President John F Kennedy and his wife Jackie arrive at Dallas airport, Texas
Thursday, 28 November 2013

'Now I have nothing left'

On the 50th anniversary of JFK's assassination, his iconic widow's fateful words remind us that, behind the conspiracy theories, his murder was ultimately a deeply personal tragedy

Written by Fiona Hicks
Dallas, Texas: on a sunny November day, Jackie Kennedy was sitting next to her husband in the back of an open-top limousine, as she had done many times before. The president was due to speak at a lunch at the Trade Mart and they were travelling in a 9.5-mile convoy to get there. They smiled and waved at the wellwishers lining the streets, when suddenly there was an almighty crack. Jackie thought it was simply a motorcycle backfiring… until she looked over at her husband.

She would never forget his final expression. ‘He looked puzzled, as if he just had a slight headache,’ she said. ‘I could see a piece of his skull coming off,’ she later revealed. ‘Then he slumped in my lap.’

Acting a split second too late, the couple’s Secret Service agent, Clint Hill, threw his hefty weight over the pair as Jackie continued to cradle her husband’s head. ‘I tried to hold the top of his head down, maybe I could keep it in,’ she revealed, but her white gloves were quickly soaked with blood. ‘I knew he was dead.’

That was 22 November 1963, but 50 years on, those tragic events remain as vivid as ever, a moment indelibly etched in our collective memory.

Among all the 50th anniversary chatter about political machinations and conspiracy theories, however, it is all too easy to forget that the assassination of John F Kennedy was also a deeply personal tragedy. Especially for his widow, Jackie.
Jackie-K-00-Quote-590

The car took just minutes to reach the emergency room at Parkland Hospital, yet for Jackie it seemed like an eternity. She whispered ‘I love you, Jack’ over and over as she stared into his lifeless blue eyes. In the hospital, two men tried to hold her back as her husband’s body was wheeled away, but she fought to remain by his side.

By 1pm, the president was declared dead. Those present in the room described how the First Lady slowly walked over to where he lay, and began kissing every part of his body through the sheet that covered him. When she reached his head, she pulled back the sheet and kissed his mouth. She didn’t say a word throughout. Afterwards, she removed her wedding ring and slipped it on to her husband’s finger, whispering, ‘Now I have nothing left.’

That afternoon, in an image that continues to resonate half a century later, Jackie emerged on to the steps of the hospital, her pink Chanel suit stained with her husband’s blood. She had washed the blood from her hands and face but when asked whether she wanted to change her clothes, she refused. ‘I want them to see what they have done to Jack,’ she said.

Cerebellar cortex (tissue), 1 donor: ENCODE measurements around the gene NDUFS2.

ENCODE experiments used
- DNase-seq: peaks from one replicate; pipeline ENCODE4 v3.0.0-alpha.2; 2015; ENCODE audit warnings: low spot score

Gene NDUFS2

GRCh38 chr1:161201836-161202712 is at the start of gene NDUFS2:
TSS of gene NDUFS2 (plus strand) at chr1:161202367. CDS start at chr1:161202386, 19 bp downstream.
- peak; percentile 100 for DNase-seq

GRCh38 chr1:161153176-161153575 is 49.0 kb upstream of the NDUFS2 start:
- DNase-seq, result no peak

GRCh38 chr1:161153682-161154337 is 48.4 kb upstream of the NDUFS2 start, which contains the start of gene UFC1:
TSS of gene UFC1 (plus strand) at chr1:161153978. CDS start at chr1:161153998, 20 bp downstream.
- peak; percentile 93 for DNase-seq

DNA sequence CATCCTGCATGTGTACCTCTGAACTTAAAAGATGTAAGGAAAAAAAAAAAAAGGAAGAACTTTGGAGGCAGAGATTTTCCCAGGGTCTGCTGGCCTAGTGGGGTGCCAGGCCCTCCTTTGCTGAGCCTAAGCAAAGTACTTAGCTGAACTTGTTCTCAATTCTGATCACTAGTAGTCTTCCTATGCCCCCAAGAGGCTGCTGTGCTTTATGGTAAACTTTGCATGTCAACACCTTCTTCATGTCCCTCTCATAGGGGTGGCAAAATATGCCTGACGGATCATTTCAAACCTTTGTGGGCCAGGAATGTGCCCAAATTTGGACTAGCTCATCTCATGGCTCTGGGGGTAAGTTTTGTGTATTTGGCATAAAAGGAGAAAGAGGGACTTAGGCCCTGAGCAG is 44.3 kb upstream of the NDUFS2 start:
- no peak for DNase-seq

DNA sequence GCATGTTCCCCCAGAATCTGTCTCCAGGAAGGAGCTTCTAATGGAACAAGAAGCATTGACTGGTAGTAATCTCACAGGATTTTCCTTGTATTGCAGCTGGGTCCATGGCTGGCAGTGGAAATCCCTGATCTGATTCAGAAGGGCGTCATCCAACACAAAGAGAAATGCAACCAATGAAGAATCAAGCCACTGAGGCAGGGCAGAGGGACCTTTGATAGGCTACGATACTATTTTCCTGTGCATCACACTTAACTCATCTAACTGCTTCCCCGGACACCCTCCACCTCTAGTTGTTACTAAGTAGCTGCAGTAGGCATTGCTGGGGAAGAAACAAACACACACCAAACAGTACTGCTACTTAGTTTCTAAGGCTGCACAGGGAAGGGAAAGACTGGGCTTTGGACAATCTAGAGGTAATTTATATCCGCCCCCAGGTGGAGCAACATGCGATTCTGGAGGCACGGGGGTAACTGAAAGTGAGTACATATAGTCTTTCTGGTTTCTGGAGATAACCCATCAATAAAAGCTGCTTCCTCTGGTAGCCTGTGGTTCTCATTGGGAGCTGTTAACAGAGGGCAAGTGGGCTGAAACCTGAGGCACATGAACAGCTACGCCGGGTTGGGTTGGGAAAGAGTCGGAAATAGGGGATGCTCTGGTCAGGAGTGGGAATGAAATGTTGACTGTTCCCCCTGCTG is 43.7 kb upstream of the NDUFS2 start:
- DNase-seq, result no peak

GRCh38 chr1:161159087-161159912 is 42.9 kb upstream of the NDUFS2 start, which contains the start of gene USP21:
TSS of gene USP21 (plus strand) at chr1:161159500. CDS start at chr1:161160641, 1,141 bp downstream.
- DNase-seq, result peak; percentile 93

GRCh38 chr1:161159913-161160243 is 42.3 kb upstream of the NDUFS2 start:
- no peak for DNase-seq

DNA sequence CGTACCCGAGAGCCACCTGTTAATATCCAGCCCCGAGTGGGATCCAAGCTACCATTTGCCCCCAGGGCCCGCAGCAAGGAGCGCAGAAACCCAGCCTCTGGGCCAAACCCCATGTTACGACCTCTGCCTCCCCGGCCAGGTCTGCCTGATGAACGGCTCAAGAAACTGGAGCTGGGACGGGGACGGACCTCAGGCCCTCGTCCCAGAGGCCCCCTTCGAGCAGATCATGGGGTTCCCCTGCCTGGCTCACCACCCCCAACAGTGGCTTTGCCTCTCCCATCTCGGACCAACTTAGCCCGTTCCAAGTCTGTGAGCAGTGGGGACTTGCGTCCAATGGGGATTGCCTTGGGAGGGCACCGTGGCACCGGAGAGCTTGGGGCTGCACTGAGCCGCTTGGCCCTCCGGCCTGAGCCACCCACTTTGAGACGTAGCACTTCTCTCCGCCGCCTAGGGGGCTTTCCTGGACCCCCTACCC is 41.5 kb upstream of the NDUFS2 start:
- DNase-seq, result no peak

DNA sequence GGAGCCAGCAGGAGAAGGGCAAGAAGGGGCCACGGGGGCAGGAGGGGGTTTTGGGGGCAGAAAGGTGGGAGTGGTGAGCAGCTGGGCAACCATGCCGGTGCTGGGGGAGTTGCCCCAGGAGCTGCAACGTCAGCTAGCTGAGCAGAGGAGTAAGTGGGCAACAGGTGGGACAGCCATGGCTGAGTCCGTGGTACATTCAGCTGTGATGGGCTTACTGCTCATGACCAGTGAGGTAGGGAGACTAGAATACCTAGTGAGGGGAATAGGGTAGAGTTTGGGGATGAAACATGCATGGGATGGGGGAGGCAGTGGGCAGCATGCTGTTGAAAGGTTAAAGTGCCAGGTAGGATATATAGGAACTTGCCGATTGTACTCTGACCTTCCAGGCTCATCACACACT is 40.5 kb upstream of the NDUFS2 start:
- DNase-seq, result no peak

In an instant, Jackie had become the world’s most famous widow. But during those moments on the steps, and in the long weeks that followed, she was the epitome of dignified composure. She took an active role in arranging her husband’s state funeral, and even led the procession on foot from the Cathedral of St Matthew the Apostle to the Arlington National Cemetery, where he was buried.

After the funeral, Jackie retreated from the public eye with her two children, Caroline and John. They remained in their quarters at The White House for two weeks before moving to a quiet part of Washington DC. Once they had left The White House for the final time, Jackie requested that her drivers arrange all her routes so that she never had to pass that place again.

Jackie-K-02-590Jackie, John and Caroline at John Kennedy's grave on 29 May 1964. It would have been his 47th birthday

The family, seeking further privacy, later moved to New York. Despite her public composure, those close to her revealed that the following year was marked by Jackie’s mourning and intense despair. Caroline admitted to one of her teachers that her mother frequently cried, and for the most part Jackie avoided public events.

Five years later, tragedy was to strike again with the assassination of her brother-in-law, Robert F Kennedy. Once more, Jackie feared for her life and those of her children, stating, ‘If they’re killing Kennedys, then my children are targets… I want to get out of this country.’

Within four months she had married Aristotle Onassis. The billionaire Greek shipping magnate had apparently been courting her for years, and he could offer her the security and protection she so craved. Their union was controversial – Jackie had long been revered as the perfect widow of a beloved president, and Onassis was not a popular figure – but it captured the attention of the press who gave her a new sobriquet, ‘Jackie O’.

The soft-voiced beauty from New York was once again in the limelight. She remained one of the most famous women in the world until her death in 1994, and to this day continues to be a cultural icon.

The pink Chanel suit, which has come to symbolise that dreadful day, is still in existence. The suit and accessories, still stained with the president’s blood, are kept in a temperature- controlled vault just outside Washington. Caroline gifted her mother’s outfit to the National Archives in 2003, with the strict understanding that it cannot be released for public view until 2103.

Fascination with John F Kennedy and his enigmatic widow is as strong as ever, and there is no doubt that it will endure for another 90 years and beyond.


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